Fluoride Action Network

Early childhood caries and oral health care of Hong Kong preschool children.

Source: Clinical, Cosmetic and Investigational Dentistry, 11:27-35. | January 17th, 2019 | By Chen KJ, Gao SS, Duangthip D, Lo ECM, Chu CH.
Location: Hong Kong
Industry type: Toothpaste


Sociodemographic background
There are a number of studies showing that socioeconomic factors are related to children’s dental caries experience.16,17,19,21 From 1993 to 2017, all oral health surveys concluded that household income was significantly associated with preschool children’s dental caries experience. Children from families with higher income and whose parents had a higher education level had lower dental caries prevalence. These results indicated that social inequality exists among the dental health of preschool children in Hong Kong. Underprivileged children may have a higher risk of developing caries lesions. Besides, the demographic characteristics also affect the dental caries experience. As Hong Kong was colonized by the British Empire, its culture, foods, and living lifestyles are slightly different from Mainland China. The epidemiological survey conducted in 2009 reported that children who were born in Mainland China had significantly higher dental caries experience than those born in Hong Kong.16

Water fluoridation
…  In Hong Kong, the water fluoridation program was introduced in 1960 with a fluoride level of 0.8 parts per million (ppm). After that, the mean dmft score of the 12-year-old children decreased dramatically from 4.4 in 1960 to 1.5 in 1968.15,30 Subsequently, the concentration of fluoride increased to 1.0 ppm in 1976.31 However, the results of this survey indicated that the prevalence of dental fluorosis among 7- to 12-year-old children also increased to 64%.30 Therefore, the concentration was adjusted to be 0.7 ppm in 1986. Later, the epidemiological survey in 1988 reported that the dental fluorosis remained prevalent (47%). Then, the concentration of fluoride was reduced to 0.5 ppm in 1988.32 Until now, the fluoride level has remained at 0.5 ppm in Hong Kong. Optimal fluoride concentration in drinking water was determined by various factors including environmental temperature, daily water consumption, and access to different sources of fluoride.33 The amount of fluoride ingested during the summer time was higher than that during the winter time.34 For people living in tropical or subtropical regions like in Hong Kong, they tend to consume more water than those living in cooler regions.34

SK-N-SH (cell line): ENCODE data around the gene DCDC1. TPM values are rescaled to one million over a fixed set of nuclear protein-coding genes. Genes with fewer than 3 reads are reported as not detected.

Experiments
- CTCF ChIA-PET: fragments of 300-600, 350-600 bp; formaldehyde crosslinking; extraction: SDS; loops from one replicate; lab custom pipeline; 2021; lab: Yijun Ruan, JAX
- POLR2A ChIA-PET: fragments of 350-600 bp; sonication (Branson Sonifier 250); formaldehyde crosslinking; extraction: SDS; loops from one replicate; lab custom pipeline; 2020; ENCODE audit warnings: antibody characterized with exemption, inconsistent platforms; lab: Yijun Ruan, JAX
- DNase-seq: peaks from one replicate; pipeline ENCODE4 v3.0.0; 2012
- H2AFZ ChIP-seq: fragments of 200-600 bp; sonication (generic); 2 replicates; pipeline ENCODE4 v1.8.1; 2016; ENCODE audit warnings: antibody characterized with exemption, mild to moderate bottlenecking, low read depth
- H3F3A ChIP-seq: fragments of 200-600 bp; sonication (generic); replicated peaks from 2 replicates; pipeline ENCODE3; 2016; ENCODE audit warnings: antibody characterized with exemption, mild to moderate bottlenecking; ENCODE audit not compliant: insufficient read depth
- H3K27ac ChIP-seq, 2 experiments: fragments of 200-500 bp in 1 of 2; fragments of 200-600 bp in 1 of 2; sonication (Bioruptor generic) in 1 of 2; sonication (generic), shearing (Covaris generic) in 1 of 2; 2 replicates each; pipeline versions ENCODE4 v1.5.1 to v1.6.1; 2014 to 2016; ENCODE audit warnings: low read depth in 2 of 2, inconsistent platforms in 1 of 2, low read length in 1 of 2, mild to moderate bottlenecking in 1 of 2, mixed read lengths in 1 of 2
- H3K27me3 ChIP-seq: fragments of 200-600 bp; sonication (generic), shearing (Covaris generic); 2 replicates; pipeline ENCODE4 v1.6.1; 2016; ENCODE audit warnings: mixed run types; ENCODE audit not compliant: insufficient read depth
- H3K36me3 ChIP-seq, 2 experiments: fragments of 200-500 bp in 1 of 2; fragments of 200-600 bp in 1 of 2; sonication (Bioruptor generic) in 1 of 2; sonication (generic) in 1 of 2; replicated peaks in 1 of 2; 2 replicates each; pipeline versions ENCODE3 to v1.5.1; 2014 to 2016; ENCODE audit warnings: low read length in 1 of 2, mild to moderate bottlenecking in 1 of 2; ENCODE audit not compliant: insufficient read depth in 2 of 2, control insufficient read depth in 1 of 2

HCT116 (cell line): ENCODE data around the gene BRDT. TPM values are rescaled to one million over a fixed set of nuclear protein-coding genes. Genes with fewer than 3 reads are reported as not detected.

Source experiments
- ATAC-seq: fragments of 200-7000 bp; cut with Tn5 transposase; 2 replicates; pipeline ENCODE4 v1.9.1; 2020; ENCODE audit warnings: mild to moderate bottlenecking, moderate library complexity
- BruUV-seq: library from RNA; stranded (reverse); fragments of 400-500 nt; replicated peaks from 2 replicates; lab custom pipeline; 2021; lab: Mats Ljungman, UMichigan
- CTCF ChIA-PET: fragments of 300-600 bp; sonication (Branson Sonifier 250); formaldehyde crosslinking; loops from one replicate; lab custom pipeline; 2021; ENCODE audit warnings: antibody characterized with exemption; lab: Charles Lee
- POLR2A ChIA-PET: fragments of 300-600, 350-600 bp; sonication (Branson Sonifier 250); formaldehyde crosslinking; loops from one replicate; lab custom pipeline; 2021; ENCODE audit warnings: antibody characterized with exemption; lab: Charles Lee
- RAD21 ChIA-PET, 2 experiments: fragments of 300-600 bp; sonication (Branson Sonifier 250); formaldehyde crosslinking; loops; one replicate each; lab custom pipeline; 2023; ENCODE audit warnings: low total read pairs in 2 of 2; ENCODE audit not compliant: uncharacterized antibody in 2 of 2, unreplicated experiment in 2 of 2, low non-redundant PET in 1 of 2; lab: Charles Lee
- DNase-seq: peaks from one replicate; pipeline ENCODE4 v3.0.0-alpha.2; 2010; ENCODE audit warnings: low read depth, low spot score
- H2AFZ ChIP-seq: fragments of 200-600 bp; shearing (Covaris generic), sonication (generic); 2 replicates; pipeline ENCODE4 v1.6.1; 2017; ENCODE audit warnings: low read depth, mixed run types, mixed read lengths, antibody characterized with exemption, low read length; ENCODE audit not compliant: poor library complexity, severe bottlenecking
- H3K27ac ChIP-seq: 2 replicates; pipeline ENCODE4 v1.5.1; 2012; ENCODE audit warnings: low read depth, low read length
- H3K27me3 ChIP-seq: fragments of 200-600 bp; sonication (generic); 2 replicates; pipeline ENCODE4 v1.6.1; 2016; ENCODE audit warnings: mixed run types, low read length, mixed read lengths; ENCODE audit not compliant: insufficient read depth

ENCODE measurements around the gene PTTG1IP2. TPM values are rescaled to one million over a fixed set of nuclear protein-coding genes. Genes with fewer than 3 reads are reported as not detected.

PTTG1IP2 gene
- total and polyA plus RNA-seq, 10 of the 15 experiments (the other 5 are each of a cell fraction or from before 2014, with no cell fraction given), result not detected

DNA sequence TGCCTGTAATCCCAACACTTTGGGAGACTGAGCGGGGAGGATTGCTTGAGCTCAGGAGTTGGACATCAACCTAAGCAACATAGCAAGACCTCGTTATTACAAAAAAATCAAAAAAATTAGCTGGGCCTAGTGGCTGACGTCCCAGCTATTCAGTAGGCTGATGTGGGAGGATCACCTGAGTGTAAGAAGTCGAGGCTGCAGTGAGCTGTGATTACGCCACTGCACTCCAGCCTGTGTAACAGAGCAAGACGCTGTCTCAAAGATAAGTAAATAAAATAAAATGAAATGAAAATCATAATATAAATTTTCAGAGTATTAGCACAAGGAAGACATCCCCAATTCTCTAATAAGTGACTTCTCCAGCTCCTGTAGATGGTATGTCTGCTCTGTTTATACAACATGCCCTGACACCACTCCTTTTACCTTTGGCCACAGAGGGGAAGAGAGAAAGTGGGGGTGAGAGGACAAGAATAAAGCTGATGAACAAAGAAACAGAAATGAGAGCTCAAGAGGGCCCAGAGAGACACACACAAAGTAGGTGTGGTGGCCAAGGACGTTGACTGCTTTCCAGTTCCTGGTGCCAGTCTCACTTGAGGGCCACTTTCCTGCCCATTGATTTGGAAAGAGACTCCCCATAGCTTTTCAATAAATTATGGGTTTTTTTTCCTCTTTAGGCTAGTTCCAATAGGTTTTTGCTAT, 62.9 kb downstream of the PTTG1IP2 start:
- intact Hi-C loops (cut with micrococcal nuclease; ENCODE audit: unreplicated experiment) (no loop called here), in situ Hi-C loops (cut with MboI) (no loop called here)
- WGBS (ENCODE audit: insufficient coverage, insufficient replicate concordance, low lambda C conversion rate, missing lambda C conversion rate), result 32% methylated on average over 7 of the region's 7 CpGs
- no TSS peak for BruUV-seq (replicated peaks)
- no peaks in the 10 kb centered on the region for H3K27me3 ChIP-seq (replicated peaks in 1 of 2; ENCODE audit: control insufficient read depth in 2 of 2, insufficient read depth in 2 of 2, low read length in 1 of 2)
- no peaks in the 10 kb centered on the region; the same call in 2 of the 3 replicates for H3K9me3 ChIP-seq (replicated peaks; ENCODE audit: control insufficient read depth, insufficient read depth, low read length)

Besides, young children may be at risk of ingesting fluoride from toothpaste which is commercially available and affordable for most of the families. Therefore, the fluoride concentration in Hong Kong has been adjusted to be 0.5 ppm, which is lower than that in the cooler areas such as in the US (0.7 ppm).35 (our emphasis)

Although water fluoridation is one of the most significant dental public health projects benefitting all residents in Hong Kong, the caries statuses of preschool children were unsatisfactory. Additional effective evidence-based oral health programs for preschool children are needed…

… Prior to the eruption of the first primary teeth, caregivers are asked to clean the infant’s gum with moist gauze or a washcloth wrapped around the finger. From the eruption of the first tooth to age 2 years, children are recommended to have their teeth cleaned with a soft toothbrush with toothpaste. At age 2–6 years, a child can begin to use a pea-sized amount of fluoride toothpaste and brush his or her teeth twice daily.22

… At present, all Hong Kong residents (100%) usually consume fluoridated tap water daily.25 Fluoride toothpaste is commercially available and is affordable to most of the families in Hong Kong. It is suggested that children can start tooth brushing with fluoride toothpaste at the age of 2 years. The results of the 2011 territory-wide survey study showed that the majority (94.3%) of the children in Hong Kong used toothpaste.20 However, only half of the parents indicated that their children used fluoridated toothpaste, while one-third did not know whether their children’s toothpastes contained fluoride.20

*Read full study at http://fluoridealert.org/wp-content/uploads/chen-2019.pdf